Challenge 2025

The Digitization of the Global Credit Union System

 

A New Decade, A New Goal

In 2014, World Council of Credit Unions set a goal of reaching 260 million credit union members worldwide by 2020.

Through a concentrated worldwide effort, credit unions were able to reach our "Vision 2020" goal by 2017. But that growth was not even across all countries or among all credit unions. The credit unions that grew were those that offered core services via online and mobile channels. That is why we are now addressing how we increase membership going forward—through the digitization of the global credit union system by 2025.

Measuring Global Digitization

World Council will measure the digitization of credit unions in four key areas and report annually on the progress being made toward Challenge 2025.

Digital Channels

Offering members core digital transaction services such as online and mobile banking, online payments and online loan processing.

Digital Payments

Connecting your credit union to a shared payments system that allows for mobile payments and integrated with a national payments system.

Data Analytics

Employing data analytics to determine additional service offerings to members, and helping to identify those that need financial literacy or counseling services.

Cybersecurity

Implementation of a cybersecurity system that complies with national regulations to protect members' consumer data from digital attacks and intrusions.

 

Follow Our Progress, Tell Us About Yours

Track the latest developments in digitization by subscribing to our Challenge 2025 Blog. You can also send us updates on how your credit union or credit union system is striving to help us meet Challenge 2025 at communications@woccu.org

Why the Global Digitization of Credit Unions Will Not Wait

No matter the size of your credit union or where it’s located—its future is dependent on how well it adapts to the disruptive technology that is changing our industry by leaps and bounds each year.

Credit unions and their national systems in countries around the globe recognized the importance of adapting to this disruption last decade—allowing them to offer online and mobile services that drove an increase in membership.

That helped the world credit union system reach its Vision 2020 goal of increasing global credit union membership to 260 million people a full two years early. But for that growth to continue, credit union systems everywhere need to digitize key aspects of operations and service channels. This is Challenge 2025: the digitization of the global credit union system.

What is digitization?

Digitization includes automation of internal processes, access to core services by online and mobile channels, and connection to local payments ecosystems.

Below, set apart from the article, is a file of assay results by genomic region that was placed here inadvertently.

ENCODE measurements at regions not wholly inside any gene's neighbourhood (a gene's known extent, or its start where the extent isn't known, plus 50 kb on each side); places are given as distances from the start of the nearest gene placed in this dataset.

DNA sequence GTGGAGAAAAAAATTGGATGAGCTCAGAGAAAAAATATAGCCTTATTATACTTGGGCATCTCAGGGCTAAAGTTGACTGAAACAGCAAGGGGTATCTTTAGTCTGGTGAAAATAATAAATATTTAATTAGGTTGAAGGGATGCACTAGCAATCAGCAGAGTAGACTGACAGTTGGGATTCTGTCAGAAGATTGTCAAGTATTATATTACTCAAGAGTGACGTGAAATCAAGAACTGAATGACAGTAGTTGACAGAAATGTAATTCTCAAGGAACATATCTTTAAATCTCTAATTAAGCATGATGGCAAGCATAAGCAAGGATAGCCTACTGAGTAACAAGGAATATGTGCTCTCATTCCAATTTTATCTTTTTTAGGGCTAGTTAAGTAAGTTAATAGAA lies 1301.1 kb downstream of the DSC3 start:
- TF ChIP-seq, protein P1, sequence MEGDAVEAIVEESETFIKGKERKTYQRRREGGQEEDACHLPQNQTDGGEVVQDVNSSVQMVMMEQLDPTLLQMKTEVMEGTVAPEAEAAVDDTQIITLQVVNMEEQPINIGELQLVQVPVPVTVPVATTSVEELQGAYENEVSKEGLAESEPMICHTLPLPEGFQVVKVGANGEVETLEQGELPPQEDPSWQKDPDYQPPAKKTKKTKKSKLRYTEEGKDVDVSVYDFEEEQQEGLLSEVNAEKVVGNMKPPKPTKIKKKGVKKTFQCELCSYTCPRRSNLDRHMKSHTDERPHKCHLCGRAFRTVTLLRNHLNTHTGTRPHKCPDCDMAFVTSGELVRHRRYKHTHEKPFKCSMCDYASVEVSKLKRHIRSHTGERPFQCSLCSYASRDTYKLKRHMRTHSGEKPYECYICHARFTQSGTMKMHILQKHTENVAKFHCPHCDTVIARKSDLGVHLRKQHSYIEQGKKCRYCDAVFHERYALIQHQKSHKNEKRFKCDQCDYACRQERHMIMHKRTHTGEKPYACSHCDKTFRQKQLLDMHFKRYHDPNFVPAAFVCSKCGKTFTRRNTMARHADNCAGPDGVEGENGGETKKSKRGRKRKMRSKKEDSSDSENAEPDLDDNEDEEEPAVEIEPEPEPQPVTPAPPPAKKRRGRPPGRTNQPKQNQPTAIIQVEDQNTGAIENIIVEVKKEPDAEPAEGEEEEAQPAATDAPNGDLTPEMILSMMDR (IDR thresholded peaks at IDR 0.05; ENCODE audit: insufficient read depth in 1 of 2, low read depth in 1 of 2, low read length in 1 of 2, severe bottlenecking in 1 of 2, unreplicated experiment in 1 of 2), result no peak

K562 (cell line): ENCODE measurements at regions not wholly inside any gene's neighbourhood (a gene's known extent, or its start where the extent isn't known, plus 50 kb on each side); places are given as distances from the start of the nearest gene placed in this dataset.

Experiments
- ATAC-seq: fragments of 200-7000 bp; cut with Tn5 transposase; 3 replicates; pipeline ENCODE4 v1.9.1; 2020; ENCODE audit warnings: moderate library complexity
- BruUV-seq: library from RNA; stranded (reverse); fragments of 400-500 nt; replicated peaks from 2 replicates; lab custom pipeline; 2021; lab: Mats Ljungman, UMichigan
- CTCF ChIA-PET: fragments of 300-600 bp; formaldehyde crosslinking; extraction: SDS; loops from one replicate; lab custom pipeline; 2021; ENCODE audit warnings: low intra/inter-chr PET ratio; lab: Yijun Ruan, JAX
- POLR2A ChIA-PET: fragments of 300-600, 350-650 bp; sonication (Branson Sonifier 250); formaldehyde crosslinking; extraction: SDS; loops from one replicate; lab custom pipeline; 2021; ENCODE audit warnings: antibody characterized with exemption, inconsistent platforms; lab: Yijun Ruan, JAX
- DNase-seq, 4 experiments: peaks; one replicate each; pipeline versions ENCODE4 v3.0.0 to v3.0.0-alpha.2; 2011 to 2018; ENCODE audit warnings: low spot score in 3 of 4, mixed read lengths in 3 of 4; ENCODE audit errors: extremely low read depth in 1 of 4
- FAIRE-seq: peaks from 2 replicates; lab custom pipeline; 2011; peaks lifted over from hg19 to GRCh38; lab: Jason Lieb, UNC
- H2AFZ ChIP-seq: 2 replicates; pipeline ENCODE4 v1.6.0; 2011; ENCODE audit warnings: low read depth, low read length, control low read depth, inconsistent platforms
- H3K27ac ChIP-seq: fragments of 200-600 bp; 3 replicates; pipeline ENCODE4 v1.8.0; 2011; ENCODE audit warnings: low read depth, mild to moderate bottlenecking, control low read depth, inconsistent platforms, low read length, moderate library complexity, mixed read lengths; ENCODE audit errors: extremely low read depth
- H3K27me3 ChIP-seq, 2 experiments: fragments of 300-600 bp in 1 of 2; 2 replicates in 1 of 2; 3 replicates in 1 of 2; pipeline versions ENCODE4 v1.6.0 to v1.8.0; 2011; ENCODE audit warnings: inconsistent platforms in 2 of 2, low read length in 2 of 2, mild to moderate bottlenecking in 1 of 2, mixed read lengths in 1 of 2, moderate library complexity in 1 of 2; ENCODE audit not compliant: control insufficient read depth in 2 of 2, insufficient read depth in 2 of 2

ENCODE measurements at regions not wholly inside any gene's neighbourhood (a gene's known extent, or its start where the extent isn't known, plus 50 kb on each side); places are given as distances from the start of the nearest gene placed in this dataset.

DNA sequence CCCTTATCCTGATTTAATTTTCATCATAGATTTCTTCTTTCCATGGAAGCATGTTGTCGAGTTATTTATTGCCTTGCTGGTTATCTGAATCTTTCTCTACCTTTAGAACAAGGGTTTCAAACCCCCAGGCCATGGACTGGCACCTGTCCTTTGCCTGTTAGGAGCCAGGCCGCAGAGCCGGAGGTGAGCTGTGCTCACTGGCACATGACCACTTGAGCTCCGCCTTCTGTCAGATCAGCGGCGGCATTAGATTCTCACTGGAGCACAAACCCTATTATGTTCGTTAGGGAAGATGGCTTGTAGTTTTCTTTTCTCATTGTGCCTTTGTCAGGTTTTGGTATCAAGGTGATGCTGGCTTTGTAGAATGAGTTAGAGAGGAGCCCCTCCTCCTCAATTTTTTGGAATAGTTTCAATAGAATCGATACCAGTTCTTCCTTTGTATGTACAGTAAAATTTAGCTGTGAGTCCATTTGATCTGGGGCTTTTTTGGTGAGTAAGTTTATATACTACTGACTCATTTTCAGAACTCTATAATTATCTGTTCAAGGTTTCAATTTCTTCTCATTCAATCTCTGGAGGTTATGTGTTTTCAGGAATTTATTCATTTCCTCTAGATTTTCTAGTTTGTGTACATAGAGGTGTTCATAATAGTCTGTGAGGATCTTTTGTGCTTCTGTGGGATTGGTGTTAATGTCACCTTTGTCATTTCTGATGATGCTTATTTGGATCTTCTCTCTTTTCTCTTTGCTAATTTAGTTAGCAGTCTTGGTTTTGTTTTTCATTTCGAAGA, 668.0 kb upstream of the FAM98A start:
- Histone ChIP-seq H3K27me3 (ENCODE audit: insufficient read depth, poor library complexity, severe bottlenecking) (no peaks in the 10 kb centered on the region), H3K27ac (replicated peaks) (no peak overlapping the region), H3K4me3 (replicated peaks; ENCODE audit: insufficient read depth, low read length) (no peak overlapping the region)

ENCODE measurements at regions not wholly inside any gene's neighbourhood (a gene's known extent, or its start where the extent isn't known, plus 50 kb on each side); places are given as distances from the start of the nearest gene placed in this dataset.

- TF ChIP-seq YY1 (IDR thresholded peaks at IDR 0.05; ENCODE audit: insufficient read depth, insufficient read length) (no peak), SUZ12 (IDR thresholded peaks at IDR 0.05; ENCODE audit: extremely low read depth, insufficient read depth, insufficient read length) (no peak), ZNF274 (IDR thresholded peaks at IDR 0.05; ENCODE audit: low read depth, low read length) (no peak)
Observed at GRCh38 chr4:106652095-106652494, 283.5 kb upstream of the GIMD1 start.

Why is this so important? Young adults communicate, shop, read the news and even apply for jobs on their mobile devices. They want to be able to access their financial services the same way. To attract more young members, credit unions need to be able to offer them that ability.

Where the expense of digitization challenges individual credit unions or small credit union systems, credit unions have the advantage of being able to pool their resources and cooperate in building shared platforms to provide consolidated back office processing and payment channels.  This reduces the costs of responding to member demand for convenience in service—expanding a wider network of points of services and negotiating with vendors as a larger group.

Digitization allows credit unions to analyze member behavior and use of services to receive feedback for product design and service improvement. Data tracking and analytics allow us to identify member preferences, risks and needs in ways that allow us to offer the best solutions to help them save costs and to achieve their goals. This builds cooperative trust. Rather than selling them things they may not need or that might seem intrusive, we can remain their trusted institutions.

Digital data management helps credit unions identify risks as well. With digitization comes increased risk to consumer data protection and cybersecurity. This places greater responsibility on credit unions for the protection of their members and increases cost.

But again, one of the advantages of operating in the credit union sector is our ability and willingness to share resources and platforms that allow us to invest in technological systems needed for scaling up solutions, extending networks and managing these risks in the digital age. Shared platforms and strategic alliances allow us to connect to digital systems through a country’s digital ecosystem to provide the member with greater convenience, less friction and seamless access. It is about making life easier.

Doing our part

World Council of Credit Unions is using its conferences, communications, projects and technical papers—as well as its engagement, training and education programs to promote and support the digitization of the international credit union network. 

We’ve even built a Digital Transformation Lab where credit unions and technology experts can exchange lessons learned and best practices in digitization.

To achieve our goal of full digitization by 2025, we must include those people in some of the world’s hardest-to-reach areas. The challenges of providing them with digital financial inclusion are great. But even there—among the poor, the refugees, the economically excluded—most are like the rest of us in one key respect: they have a smart phone. It shows how connected we all are by technology today and how digitization is one of our most powerful tools for achieving financial inclusion for all going forward.

Brian Branch
President and CEO
World Council of Credit Unions